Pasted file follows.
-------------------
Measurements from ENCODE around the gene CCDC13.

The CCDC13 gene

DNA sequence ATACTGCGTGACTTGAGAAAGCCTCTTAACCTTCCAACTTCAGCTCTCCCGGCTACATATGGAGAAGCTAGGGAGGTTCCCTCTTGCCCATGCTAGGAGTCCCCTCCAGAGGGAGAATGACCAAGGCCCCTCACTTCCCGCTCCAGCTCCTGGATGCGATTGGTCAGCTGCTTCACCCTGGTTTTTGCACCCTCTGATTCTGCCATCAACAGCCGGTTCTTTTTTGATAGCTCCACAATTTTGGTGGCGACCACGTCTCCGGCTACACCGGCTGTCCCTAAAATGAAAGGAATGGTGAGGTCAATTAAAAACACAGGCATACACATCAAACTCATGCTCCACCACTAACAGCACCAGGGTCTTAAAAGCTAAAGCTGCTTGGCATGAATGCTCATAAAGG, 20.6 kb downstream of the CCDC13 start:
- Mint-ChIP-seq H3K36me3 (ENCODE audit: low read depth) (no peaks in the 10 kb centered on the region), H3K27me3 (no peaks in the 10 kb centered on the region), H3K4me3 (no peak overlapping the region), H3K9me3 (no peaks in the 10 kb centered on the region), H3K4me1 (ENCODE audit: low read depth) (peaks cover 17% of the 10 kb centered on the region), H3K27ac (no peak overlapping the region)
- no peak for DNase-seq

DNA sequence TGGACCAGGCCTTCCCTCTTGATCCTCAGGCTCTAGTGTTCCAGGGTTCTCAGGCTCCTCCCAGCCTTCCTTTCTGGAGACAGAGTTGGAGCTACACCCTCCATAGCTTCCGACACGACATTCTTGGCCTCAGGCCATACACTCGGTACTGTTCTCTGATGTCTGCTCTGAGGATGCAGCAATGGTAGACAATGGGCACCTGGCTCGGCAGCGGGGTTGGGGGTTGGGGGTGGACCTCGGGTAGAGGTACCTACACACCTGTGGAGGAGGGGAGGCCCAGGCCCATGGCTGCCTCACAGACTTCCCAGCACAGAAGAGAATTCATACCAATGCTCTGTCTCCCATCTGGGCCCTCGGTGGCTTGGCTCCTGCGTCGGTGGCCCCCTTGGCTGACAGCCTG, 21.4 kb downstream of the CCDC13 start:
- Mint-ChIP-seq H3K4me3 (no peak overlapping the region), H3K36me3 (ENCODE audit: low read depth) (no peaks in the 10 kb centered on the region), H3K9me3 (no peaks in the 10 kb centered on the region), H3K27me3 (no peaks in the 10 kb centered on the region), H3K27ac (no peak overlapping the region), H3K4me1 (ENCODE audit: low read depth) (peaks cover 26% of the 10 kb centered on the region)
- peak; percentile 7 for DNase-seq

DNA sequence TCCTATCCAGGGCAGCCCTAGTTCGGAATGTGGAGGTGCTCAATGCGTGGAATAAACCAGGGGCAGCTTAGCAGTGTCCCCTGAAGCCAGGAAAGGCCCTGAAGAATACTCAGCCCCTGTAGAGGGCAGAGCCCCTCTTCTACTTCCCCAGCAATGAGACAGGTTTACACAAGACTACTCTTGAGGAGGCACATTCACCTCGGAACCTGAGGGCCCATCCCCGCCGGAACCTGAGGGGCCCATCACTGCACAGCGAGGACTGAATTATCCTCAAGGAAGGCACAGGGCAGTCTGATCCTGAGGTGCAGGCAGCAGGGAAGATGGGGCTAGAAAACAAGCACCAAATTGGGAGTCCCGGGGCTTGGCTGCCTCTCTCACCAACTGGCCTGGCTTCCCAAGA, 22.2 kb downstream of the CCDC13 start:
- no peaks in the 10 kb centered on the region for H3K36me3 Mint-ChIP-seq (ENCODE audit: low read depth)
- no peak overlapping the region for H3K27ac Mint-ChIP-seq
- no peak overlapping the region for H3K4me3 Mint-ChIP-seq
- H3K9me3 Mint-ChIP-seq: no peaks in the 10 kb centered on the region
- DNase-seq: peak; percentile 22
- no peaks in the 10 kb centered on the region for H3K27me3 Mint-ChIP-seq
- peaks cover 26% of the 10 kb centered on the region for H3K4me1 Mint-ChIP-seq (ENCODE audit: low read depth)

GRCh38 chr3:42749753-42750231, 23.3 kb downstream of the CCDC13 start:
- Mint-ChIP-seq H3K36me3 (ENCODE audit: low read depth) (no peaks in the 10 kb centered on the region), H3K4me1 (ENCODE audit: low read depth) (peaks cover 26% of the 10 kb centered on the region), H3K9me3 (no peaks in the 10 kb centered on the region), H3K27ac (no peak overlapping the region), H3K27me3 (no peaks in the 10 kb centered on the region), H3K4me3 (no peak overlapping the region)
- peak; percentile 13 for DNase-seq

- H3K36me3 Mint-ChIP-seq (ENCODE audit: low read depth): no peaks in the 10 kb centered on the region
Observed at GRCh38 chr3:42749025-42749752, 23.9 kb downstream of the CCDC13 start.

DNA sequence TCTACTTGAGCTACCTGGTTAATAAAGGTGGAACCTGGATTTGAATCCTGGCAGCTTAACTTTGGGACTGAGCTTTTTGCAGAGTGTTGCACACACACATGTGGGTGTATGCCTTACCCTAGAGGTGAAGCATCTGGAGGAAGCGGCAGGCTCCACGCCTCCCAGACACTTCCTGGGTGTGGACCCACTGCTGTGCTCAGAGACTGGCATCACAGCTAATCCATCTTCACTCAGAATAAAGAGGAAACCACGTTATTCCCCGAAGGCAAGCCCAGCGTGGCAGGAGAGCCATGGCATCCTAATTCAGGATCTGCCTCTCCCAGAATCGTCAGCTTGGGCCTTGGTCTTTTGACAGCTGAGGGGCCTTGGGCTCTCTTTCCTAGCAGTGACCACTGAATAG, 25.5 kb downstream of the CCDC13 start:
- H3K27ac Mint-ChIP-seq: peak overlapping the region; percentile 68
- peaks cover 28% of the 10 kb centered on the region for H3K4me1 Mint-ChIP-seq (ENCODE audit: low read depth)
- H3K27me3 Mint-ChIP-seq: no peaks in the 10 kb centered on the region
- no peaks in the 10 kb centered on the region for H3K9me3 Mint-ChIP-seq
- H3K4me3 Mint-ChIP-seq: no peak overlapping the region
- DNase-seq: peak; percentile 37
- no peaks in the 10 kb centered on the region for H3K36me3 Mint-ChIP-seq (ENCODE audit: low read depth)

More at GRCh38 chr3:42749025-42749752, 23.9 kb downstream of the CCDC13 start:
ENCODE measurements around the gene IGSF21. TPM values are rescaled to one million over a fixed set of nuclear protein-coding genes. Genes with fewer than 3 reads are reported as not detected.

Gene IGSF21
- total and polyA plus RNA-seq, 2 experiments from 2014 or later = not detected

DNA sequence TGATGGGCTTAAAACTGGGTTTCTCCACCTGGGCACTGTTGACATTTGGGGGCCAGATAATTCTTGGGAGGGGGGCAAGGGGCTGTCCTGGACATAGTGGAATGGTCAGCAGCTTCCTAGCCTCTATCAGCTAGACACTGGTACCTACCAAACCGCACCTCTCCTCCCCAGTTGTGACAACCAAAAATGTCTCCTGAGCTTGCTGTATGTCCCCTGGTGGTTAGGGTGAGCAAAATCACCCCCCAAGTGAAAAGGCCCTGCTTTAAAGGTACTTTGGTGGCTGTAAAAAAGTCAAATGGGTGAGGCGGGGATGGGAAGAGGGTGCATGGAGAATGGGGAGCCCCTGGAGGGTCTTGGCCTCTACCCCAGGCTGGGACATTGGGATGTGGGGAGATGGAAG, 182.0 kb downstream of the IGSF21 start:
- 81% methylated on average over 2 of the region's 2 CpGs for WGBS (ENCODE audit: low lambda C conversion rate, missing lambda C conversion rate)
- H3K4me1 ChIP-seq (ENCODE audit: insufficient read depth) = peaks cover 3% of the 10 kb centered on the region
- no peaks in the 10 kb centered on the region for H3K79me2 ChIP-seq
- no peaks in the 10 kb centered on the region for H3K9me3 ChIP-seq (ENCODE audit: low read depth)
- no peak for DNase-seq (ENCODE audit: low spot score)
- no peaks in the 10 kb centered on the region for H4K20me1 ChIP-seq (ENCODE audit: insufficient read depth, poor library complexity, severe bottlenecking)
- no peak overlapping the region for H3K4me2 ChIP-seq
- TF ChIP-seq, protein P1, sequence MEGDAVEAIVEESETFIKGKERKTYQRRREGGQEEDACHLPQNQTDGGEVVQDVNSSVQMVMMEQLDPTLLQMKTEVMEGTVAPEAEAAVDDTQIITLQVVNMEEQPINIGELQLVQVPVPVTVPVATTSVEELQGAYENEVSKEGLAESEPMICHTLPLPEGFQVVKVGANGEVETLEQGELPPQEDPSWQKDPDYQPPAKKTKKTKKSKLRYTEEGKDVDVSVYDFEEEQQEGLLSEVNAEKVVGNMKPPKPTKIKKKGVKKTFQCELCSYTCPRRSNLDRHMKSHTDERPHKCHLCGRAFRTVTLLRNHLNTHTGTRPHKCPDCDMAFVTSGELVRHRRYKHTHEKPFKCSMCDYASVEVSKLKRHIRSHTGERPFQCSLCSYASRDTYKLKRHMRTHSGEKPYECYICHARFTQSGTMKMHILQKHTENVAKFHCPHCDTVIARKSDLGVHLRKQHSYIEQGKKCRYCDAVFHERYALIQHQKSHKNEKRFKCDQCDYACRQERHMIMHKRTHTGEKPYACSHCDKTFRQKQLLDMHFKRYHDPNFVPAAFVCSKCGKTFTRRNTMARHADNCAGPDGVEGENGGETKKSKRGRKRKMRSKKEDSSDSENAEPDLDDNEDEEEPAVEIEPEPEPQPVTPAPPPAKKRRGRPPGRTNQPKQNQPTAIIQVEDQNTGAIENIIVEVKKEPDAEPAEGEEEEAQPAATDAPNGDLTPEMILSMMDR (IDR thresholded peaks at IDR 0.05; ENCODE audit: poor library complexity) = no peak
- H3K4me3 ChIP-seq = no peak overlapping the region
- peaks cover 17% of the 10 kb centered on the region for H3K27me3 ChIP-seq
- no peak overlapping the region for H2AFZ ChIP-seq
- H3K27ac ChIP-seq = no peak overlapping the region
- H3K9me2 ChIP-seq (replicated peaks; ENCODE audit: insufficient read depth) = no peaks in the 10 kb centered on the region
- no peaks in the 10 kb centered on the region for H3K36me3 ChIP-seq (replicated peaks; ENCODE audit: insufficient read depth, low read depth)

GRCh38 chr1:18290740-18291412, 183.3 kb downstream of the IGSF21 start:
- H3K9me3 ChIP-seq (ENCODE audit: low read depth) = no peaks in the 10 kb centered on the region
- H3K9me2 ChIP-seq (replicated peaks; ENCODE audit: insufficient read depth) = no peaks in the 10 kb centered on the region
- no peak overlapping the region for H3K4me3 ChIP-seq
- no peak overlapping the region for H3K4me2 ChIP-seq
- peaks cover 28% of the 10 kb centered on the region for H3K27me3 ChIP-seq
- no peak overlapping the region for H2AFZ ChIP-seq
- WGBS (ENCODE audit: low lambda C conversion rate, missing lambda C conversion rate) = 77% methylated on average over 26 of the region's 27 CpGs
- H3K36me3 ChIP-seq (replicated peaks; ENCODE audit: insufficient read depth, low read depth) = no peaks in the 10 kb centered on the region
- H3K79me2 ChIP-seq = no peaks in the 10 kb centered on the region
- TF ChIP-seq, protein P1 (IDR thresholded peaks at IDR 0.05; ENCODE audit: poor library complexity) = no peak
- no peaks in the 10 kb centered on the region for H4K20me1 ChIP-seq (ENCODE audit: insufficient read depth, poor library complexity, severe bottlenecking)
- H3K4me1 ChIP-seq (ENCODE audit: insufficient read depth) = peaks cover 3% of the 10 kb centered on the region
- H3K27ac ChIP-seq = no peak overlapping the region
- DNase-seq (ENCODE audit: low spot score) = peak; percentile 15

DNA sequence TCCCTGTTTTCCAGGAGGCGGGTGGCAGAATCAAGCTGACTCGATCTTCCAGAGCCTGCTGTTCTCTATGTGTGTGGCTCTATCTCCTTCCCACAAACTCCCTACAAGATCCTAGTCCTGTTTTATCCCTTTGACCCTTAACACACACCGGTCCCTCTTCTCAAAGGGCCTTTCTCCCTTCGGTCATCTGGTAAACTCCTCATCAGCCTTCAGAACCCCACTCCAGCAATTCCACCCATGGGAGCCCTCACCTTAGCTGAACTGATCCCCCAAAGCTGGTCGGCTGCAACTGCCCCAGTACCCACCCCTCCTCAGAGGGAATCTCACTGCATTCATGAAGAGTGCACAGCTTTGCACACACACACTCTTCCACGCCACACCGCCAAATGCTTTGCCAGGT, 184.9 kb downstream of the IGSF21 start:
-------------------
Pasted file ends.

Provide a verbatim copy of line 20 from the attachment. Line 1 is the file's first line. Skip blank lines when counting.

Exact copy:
- H3K36me3 Mint-ChIP-seq (ENCODE audit: low read depth): no peaks in the 10 kb centered on the region